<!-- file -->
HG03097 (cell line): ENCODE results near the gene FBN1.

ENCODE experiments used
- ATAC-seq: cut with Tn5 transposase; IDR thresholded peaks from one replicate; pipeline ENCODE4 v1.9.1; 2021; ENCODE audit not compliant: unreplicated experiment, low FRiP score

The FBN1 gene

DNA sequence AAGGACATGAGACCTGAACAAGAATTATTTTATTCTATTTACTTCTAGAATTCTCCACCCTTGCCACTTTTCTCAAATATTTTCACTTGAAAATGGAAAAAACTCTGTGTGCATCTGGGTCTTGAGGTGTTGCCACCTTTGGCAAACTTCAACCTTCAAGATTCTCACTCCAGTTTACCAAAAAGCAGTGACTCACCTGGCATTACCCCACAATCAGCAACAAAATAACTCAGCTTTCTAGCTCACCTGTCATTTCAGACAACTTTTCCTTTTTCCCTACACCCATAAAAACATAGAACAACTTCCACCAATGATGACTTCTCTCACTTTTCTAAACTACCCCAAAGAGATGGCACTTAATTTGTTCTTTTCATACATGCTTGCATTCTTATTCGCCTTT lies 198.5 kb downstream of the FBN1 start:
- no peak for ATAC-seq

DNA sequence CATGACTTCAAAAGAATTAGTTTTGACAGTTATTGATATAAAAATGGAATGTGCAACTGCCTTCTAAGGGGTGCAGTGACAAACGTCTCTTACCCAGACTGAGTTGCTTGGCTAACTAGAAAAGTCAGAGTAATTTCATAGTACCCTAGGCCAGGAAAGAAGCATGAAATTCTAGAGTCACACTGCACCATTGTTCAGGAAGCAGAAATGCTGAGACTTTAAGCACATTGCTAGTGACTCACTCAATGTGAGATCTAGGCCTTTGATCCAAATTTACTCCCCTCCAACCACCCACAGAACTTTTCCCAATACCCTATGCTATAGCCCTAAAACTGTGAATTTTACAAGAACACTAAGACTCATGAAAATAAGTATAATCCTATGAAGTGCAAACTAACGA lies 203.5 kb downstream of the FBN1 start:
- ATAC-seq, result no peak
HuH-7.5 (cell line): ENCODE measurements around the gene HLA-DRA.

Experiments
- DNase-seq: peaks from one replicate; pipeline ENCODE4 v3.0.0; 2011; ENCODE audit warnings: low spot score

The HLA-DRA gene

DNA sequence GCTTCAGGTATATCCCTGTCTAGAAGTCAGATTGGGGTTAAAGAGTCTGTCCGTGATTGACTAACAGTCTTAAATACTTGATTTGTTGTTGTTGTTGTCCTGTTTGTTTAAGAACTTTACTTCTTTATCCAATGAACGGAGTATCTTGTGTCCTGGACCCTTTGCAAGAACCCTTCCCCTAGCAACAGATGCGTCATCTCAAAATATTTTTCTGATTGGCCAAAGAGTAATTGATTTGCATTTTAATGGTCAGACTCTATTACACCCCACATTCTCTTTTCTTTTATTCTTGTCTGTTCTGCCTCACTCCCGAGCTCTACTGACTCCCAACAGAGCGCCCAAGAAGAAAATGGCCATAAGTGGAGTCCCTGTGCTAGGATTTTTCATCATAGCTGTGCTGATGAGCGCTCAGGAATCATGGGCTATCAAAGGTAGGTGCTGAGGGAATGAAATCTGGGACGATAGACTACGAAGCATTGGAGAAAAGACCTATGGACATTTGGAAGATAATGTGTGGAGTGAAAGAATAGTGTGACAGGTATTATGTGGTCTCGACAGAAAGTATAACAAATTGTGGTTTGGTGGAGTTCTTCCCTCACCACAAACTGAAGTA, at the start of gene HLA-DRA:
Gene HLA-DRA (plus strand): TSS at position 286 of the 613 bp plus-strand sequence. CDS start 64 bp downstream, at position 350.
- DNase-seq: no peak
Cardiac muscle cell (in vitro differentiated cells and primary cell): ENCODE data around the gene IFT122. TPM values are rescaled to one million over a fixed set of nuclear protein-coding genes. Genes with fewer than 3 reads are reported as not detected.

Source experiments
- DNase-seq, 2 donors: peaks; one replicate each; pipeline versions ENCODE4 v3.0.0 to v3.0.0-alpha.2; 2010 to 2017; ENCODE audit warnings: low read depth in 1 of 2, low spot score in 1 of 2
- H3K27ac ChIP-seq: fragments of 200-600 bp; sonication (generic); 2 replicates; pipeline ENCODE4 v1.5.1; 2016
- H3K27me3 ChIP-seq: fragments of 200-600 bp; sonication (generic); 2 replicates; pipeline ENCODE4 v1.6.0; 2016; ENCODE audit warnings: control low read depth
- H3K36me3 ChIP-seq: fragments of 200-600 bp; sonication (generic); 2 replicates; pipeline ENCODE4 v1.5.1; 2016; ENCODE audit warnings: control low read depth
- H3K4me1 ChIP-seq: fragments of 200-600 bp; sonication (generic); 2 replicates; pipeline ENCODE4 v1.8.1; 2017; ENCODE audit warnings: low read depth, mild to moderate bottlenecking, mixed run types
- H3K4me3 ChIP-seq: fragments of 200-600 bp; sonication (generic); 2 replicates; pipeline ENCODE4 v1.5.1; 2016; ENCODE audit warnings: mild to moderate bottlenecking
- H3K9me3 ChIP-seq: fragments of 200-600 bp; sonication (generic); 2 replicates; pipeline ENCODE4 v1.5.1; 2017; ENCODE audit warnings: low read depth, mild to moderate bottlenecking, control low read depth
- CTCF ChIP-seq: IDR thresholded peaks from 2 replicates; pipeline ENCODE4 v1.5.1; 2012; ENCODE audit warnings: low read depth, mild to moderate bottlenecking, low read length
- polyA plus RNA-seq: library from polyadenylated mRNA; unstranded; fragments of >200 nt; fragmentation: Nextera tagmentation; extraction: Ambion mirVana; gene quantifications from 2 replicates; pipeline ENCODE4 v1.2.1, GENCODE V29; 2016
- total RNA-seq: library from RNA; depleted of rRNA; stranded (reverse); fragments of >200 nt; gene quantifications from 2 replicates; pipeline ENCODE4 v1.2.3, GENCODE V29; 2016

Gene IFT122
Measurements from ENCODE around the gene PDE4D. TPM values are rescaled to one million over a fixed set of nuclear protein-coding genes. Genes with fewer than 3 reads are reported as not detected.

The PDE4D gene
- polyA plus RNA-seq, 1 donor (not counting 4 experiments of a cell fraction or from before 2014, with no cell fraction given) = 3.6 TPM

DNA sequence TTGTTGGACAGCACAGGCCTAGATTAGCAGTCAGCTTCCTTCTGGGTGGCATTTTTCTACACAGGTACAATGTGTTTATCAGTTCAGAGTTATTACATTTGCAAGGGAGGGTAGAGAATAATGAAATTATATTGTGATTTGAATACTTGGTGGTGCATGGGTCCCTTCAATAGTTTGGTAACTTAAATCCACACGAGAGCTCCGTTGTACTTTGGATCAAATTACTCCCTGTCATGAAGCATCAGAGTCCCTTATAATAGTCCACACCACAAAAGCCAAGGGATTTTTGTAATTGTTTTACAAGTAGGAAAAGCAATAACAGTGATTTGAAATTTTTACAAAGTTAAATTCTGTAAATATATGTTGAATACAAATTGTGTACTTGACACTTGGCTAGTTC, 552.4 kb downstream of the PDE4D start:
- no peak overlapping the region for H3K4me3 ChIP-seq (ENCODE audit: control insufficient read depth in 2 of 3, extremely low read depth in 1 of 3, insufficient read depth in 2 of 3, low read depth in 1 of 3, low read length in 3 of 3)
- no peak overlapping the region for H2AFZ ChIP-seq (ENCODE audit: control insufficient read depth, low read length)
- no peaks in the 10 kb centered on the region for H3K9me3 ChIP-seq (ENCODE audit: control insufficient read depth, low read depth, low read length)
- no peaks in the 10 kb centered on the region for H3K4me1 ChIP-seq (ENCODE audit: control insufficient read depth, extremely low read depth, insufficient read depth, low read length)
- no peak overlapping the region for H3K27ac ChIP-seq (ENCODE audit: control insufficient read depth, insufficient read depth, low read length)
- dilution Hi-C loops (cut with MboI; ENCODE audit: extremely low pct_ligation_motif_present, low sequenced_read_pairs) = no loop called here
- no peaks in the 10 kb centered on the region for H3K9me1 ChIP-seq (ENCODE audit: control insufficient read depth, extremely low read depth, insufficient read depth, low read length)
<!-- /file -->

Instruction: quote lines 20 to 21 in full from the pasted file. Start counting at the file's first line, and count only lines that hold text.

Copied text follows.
- H3K27me3 ChIP-seq: fragments of 200-600 bp; sonication (generic); 2 replicates; pipeline ENCODE4 v1.6.0; 2016; ENCODE audit warnings: control low read depth
- H3K36me3 ChIP-seq: fragments of 200-600 bp; sonication (generic); 2 replicates; pipeline ENCODE4 v1.5.1; 2016; ENCODE audit warnings: control low read depth